Nepal has surpassed India in terms of COVID-19 deaths per capita, and is far ahead of other South Asian countries. With PCR testing capacity limited to only 22,000 per day, and with supplies of test kits running low, humanitarian organisations are concerned that COVID-19 cases are very likely seriously underreported.
Vaccination supplies remain uncertain, and earlier this week the COVAX facility is reported to have told the government
that it will not be able to provide jabs before next year.
Save the Children is deeply concerned about the impact of the worsening crisis on children. Many have lost parents to the virus or are at risk of being pushed even deeper into poverty or hunger as a result of lost family incomes. Children in Nepal have now been out of school for over a month in this second wave and with many unable to access remote learning, Save the Children warned that a whole generation of children is at risk of being held back.
Strict lockdown measures have been introduced from 29 April across most of the country and were tightened even further on 28 May with grocery shops ordered to close for the first time, except for a short window each day.
Jennifer Syed, Country Director of Save the Children in Nepal, said:
“With supplies of testing kits running dangerously low and the vaccination drive at a standstill, Nepal is facing a crisis scenario with thousands of lives at risk. Oxygen is still in short supply in many districts and, while the last few days has seen some improvements in Kathmandu valley, the situation in many provinces remains desperate.”
“We’re concerned that this lethal cocktail of shortages could quickly spiral into chaos, and, as with any crisis, it is children who will bear the brunt. Even before this deadly second wave, the virus had already deepened the poverty of thousands of families, especially those reliant on daily wages. The economic impact on households hurts children the most – they’re the ones who suffer the worst malnutrition; it’s the young girls who are forced into child marriage to reduce the financial burden on their family. The longer this crisis goes on, the longer children will be out of school, which means even more are at risk of not being able to break the cycle of poverty.”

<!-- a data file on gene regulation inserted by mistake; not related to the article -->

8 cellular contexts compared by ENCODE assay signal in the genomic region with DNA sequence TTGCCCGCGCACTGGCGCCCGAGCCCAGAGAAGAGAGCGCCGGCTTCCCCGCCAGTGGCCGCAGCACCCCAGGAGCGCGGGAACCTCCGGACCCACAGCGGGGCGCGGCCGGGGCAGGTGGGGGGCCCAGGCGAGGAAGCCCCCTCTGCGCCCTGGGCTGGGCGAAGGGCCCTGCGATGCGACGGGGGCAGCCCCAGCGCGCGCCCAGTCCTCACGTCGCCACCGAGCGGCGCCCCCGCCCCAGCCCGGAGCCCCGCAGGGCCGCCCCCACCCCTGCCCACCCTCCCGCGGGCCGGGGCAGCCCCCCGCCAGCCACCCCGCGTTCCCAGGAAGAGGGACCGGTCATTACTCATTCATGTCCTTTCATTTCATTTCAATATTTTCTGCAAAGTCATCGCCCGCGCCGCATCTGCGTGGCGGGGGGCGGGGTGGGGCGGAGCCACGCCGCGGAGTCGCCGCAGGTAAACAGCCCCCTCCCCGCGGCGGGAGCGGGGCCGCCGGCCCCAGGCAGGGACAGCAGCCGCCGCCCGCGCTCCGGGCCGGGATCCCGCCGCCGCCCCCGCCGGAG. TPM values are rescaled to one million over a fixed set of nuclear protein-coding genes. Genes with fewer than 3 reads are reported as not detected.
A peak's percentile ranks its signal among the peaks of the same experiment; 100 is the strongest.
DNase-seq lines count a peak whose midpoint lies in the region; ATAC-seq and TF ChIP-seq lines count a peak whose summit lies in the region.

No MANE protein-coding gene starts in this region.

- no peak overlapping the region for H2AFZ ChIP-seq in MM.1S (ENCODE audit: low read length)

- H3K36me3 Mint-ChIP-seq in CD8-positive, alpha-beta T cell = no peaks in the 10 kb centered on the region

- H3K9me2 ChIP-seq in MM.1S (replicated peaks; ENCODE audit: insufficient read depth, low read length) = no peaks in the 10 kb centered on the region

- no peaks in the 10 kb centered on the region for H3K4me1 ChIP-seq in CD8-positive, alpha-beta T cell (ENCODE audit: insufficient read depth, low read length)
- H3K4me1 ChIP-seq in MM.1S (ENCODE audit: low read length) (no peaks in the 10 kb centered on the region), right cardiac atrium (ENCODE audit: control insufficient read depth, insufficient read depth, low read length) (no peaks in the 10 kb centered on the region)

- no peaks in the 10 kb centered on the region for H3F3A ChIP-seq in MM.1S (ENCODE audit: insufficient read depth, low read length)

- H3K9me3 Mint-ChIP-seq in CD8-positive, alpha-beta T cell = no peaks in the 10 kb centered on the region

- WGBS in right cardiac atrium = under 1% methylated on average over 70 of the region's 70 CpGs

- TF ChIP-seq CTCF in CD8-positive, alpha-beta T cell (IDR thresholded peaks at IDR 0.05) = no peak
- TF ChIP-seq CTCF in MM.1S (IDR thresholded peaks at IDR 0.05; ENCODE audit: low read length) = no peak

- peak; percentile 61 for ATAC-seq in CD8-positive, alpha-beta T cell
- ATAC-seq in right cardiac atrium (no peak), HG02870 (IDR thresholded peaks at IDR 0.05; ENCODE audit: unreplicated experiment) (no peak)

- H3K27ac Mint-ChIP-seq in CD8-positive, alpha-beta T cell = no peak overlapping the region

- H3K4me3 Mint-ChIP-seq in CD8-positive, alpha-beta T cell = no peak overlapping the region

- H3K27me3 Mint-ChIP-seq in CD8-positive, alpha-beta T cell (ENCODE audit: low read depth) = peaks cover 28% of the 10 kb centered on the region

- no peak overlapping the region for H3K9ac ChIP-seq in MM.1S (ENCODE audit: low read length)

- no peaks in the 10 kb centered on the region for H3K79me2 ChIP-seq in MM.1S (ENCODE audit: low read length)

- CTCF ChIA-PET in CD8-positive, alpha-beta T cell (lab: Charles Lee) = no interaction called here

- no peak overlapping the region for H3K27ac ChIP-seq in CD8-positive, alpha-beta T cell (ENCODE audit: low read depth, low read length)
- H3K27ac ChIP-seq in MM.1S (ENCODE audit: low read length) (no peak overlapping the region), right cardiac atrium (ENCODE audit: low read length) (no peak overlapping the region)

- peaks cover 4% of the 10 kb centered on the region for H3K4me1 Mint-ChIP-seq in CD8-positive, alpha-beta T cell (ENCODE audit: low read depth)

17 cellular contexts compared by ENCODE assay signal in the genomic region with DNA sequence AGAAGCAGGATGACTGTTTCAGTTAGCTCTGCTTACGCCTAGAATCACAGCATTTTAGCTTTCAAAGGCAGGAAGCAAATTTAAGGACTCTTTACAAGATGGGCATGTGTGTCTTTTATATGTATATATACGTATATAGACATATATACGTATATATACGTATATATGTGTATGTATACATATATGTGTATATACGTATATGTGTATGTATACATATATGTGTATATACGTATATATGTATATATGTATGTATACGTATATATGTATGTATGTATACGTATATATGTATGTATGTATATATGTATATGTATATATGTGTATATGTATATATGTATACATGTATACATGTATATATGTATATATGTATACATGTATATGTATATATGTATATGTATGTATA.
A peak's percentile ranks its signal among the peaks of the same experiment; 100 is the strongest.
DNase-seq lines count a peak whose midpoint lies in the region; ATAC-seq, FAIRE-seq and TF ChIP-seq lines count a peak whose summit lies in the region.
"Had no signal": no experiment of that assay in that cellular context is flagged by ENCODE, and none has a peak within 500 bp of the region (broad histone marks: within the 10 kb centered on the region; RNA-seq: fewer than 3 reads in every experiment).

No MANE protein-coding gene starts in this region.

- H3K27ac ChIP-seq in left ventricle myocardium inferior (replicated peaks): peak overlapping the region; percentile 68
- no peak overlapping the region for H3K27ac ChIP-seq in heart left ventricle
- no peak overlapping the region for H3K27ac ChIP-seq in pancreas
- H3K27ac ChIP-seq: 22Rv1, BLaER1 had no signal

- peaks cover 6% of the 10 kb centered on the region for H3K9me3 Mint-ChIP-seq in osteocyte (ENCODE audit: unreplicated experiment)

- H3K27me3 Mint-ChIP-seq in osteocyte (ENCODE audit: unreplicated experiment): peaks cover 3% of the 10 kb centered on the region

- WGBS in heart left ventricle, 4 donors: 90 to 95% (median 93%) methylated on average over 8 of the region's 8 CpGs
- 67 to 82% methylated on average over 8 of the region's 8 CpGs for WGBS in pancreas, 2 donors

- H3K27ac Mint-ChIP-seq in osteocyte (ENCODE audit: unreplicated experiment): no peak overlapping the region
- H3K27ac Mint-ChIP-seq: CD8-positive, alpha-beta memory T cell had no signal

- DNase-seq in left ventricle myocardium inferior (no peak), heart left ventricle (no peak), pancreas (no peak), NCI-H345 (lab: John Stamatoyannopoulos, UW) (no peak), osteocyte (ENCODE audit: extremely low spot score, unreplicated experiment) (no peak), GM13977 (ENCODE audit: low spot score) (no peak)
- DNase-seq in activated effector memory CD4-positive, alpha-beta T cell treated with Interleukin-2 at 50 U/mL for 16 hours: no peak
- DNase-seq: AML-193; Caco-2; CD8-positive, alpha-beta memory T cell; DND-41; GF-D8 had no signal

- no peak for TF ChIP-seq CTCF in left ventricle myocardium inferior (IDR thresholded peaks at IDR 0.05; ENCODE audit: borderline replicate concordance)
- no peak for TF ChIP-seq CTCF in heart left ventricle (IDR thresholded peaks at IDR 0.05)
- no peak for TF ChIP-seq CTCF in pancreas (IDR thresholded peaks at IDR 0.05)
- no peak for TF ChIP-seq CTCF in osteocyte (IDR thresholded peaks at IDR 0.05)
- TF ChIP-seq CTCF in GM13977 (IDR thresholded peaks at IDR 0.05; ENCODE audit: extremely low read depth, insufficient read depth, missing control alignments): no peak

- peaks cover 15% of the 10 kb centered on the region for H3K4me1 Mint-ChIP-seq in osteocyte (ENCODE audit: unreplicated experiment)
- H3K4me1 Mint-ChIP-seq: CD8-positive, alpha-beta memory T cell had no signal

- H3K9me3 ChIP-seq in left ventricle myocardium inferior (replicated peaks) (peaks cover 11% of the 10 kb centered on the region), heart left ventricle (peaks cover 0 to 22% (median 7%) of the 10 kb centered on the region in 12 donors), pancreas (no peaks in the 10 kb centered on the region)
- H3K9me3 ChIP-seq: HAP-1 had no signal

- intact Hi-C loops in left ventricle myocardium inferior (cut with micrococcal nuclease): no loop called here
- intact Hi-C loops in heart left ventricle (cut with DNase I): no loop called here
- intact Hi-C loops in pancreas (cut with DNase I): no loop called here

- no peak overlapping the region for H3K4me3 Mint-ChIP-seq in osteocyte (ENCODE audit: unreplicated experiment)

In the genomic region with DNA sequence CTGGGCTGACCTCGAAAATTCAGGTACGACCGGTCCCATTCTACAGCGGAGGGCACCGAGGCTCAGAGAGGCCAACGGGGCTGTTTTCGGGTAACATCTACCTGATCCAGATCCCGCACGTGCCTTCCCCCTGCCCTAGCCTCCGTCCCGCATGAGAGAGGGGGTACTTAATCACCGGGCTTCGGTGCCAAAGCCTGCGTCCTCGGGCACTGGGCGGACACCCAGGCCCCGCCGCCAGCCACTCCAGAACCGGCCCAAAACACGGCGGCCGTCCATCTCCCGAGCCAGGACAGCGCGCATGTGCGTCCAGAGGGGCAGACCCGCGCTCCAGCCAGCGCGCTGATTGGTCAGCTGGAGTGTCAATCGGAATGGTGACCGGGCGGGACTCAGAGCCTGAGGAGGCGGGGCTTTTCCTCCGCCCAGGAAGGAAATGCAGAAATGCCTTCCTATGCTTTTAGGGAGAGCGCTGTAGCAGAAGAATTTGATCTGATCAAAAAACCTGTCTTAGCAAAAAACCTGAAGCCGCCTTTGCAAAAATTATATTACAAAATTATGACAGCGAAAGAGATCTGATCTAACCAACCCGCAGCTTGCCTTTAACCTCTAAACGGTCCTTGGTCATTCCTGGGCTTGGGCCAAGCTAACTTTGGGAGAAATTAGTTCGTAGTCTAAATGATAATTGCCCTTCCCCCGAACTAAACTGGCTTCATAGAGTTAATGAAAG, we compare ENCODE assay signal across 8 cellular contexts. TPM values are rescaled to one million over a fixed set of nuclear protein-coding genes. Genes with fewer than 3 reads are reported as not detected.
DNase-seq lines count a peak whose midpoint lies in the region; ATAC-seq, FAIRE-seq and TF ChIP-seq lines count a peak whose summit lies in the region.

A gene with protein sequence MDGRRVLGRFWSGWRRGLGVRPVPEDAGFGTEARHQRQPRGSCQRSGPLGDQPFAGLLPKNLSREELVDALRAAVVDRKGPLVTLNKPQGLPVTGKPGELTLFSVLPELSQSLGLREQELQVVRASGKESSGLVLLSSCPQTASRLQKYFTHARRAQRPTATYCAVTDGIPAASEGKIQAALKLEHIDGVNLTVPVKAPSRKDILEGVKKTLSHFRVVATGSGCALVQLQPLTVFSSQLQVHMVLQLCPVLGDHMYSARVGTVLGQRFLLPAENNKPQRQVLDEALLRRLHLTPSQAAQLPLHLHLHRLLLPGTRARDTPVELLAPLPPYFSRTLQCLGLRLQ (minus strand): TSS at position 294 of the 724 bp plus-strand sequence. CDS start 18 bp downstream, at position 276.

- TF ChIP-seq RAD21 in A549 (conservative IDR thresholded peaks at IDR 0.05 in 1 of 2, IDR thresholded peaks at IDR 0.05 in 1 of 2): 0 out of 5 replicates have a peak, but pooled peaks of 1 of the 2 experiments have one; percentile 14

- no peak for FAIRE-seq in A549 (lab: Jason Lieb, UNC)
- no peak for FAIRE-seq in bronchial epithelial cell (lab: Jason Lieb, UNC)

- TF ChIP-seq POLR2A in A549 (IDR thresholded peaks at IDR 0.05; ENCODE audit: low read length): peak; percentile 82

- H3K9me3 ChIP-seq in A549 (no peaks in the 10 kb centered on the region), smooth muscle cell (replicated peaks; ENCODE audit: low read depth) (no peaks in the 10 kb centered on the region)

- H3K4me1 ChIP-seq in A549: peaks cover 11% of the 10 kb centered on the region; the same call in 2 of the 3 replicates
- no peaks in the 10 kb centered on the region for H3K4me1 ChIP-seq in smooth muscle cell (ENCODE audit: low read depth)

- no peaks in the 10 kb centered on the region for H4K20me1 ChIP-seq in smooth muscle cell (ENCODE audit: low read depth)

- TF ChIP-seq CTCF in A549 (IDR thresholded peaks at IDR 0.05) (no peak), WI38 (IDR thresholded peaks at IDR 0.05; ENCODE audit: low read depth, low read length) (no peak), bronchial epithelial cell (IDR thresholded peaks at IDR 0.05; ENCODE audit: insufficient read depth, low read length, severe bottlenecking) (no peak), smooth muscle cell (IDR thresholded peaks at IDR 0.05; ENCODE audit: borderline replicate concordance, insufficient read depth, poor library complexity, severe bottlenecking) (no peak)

“Save the Children is providing testing kits and vital supplies of oxygen where possible, as well as other life-saving equipment for hospitals and quarantine centres. We’re also teaching children and their families how to protect themselves from COVID-19. We’re calling on the international community to fast track the supply of vaccines by donating their oversupply, allowing the Government to restart vaccinations.”
Save the Children is donating 20,700 rapid test kits to the Nepal government to support testing efforts, and will donate 52 oxygen concentrators as well as other essential medical equipment to health facilities. A further 100,000 PRC test kits, 200,000 rapid test kits and 1,000 oxygen concentrators will be given to the Ministry of Health and Population under agreement with the Global Fund. It also continues to support children by creating child-friendly public campaigns on COVID-19 safety and providing mental health support during lockdown.
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